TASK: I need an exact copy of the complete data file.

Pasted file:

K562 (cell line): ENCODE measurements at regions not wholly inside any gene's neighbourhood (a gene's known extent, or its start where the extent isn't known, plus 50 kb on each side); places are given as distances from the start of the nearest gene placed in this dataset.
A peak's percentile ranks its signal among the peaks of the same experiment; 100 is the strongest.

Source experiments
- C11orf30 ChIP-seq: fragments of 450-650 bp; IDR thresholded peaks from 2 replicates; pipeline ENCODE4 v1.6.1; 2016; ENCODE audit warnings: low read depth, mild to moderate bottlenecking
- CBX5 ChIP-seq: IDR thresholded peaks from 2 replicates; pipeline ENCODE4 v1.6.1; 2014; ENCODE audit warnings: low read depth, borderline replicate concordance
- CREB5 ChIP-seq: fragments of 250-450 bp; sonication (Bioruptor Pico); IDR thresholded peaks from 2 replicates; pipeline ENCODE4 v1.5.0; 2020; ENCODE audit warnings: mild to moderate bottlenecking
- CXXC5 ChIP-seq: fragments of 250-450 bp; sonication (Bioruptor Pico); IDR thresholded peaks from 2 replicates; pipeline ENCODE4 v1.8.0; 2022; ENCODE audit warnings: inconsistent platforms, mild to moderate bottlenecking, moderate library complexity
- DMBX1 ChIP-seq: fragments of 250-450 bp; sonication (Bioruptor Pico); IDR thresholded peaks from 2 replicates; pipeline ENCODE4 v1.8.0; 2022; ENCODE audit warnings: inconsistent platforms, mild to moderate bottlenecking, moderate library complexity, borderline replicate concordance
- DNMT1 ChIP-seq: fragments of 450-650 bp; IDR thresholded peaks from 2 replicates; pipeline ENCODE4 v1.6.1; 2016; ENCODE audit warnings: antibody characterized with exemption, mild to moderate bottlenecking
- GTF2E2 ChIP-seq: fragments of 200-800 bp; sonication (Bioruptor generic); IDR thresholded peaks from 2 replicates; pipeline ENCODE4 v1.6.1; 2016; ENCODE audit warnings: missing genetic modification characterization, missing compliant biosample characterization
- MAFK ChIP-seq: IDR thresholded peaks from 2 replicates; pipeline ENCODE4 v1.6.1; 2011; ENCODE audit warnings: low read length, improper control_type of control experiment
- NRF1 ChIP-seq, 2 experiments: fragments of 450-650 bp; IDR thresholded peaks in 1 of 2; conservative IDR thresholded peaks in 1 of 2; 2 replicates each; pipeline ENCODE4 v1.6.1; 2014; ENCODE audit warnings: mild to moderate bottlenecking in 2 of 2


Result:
K562 (cell line): ENCODE measurements at regions not wholly inside any gene's neighbourhood (a gene's known extent, or its start where the extent isn't known, plus 50 kb on each side); places are given as distances from the start of the nearest gene placed in this dataset.
A peak's percentile ranks its signal among the peaks of the same experiment; 100 is the strongest.

Source experiments
- C11orf30 ChIP-seq: fragments of 450-650 bp; IDR thresholded peaks from 2 replicates; pipeline ENCODE4 v1.6.1; 2016; ENCODE audit warnings: low read depth, mild to moderate bottlenecking
- CBX5 ChIP-seq: IDR thresholded peaks from 2 replicates; pipeline ENCODE4 v1.6.1; 2014; ENCODE audit warnings: low read depth, borderline replicate concordance
- CREB5 ChIP-seq: fragments of 250-450 bp; sonication (Bioruptor Pico); IDR thresholded peaks from 2 replicates; pipeline ENCODE4 v1.5.0; 2020; ENCODE audit warnings: mild to moderate bottlenecking
- CXXC5 ChIP-seq: fragments of 250-450 bp; sonication (Bioruptor Pico); IDR thresholded peaks from 2 replicates; pipeline ENCODE4 v1.8.0; 2022; ENCODE audit warnings: inconsistent platforms, mild to moderate bottlenecking, moderate library complexity
- DMBX1 ChIP-seq: fragments of 250-450 bp; sonication (Bioruptor Pico); IDR thresholded peaks from 2 replicates; pipeline ENCODE4 v1.8.0; 2022; ENCODE audit warnings: inconsistent platforms, mild to moderate bottlenecking, moderate library complexity, borderline replicate concordance
- DNMT1 ChIP-seq: fragments of 450-650 bp; IDR thresholded peaks from 2 replicates; pipeline ENCODE4 v1.6.1; 2016; ENCODE audit warnings: antibody characterized with exemption, mild to moderate bottlenecking
- GTF2E2 ChIP-seq: fragments of 200-800 bp; sonication (Bioruptor generic); IDR thresholded peaks from 2 replicates; pipeline ENCODE4 v1.6.1; 2016; ENCODE audit warnings: missing genetic modification characterization, missing compliant biosample characterization
- MAFK ChIP-seq: IDR thresholded peaks from 2 replicates; pipeline ENCODE4 v1.6.1; 2011; ENCODE audit warnings: low read length, improper control_type of control experiment
- NRF1 ChIP-seq, 2 experiments: fragments of 450-650 bp; IDR thresholded peaks in 1 of 2; conservative IDR thresholded peaks in 1 of 2; 2 replicates each; pipeline ENCODE4 v1.6.1; 2014; ENCODE audit warnings: mild to moderate bottlenecking in 2 of 2